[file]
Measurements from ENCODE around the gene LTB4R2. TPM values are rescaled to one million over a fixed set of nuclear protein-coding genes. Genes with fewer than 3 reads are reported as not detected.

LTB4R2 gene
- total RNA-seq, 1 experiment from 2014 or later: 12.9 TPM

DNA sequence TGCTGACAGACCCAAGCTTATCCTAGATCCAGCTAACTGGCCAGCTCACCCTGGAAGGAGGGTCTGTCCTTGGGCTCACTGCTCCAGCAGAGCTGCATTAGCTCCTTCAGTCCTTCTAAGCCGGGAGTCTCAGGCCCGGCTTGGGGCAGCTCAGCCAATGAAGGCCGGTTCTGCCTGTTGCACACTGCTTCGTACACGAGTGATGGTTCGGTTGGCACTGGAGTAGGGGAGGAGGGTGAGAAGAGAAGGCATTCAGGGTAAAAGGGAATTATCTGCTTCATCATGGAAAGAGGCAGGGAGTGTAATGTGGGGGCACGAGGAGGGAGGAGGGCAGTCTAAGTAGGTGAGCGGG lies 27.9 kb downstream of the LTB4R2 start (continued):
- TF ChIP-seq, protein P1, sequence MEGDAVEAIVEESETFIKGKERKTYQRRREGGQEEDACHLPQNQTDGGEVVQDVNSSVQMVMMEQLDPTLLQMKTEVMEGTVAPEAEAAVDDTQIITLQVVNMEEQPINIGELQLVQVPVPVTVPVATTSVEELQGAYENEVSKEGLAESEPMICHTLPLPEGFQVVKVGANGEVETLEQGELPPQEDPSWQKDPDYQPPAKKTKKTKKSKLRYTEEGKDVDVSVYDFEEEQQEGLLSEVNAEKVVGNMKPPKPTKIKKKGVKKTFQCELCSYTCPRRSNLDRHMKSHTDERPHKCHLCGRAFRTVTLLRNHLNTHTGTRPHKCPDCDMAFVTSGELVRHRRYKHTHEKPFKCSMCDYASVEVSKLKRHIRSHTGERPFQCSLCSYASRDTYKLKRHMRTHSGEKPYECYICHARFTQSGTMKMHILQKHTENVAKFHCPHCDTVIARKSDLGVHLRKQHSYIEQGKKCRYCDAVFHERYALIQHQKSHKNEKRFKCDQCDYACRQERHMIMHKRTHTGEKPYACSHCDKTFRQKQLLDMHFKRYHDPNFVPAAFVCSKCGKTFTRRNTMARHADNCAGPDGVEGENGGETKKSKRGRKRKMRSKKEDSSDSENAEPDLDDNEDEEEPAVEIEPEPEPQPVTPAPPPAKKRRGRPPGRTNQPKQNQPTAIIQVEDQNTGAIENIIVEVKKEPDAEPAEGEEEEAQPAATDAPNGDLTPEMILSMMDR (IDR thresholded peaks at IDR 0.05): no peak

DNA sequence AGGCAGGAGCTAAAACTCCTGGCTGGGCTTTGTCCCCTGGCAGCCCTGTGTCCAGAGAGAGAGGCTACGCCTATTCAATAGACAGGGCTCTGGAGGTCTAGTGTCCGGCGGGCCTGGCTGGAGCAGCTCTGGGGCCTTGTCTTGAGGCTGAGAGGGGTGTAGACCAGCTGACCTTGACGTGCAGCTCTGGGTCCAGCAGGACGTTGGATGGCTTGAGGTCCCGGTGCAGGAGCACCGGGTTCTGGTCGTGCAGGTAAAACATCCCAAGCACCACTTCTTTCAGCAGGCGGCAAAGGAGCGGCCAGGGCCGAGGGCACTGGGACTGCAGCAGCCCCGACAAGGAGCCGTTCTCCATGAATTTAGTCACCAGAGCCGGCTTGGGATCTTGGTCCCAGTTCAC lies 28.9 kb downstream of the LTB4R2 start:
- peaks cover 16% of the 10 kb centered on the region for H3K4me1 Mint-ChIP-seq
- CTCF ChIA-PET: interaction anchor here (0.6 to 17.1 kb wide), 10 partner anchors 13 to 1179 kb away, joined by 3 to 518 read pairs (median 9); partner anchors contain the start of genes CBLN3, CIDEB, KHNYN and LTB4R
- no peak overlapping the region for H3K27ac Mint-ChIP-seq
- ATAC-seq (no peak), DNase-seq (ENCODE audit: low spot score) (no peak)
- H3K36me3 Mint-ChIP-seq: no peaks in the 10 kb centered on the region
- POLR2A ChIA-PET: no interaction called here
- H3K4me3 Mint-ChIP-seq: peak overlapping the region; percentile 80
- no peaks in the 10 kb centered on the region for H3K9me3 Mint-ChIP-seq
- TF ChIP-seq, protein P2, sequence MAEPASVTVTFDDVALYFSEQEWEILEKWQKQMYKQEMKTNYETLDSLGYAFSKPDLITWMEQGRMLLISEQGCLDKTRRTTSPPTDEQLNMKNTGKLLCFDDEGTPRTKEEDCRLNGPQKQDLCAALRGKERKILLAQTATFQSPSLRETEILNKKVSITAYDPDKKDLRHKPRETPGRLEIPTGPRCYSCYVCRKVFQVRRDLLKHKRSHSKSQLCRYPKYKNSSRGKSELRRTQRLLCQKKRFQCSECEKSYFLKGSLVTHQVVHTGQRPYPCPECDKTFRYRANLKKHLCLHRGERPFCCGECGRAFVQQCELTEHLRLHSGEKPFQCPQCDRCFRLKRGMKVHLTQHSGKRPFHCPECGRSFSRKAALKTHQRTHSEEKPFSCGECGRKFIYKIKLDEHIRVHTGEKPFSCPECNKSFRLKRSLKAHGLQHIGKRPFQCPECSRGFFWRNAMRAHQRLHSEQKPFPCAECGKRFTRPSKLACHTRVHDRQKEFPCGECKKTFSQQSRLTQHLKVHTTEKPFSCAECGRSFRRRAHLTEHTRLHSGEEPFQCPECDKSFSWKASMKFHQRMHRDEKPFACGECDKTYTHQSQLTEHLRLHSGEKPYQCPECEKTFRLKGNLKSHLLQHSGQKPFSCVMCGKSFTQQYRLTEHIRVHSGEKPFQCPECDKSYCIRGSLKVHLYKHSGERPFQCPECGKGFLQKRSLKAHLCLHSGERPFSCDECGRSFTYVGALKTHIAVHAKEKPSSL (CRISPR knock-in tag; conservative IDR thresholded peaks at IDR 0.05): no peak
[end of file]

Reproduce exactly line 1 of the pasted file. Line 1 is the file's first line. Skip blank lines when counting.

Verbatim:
Measurements from ENCODE around the gene LTB4R2. TPM values are rescaled to one million over a fixed set of nuclear protein-coding genes. Genes with fewer than 3 reads are reported as not detected.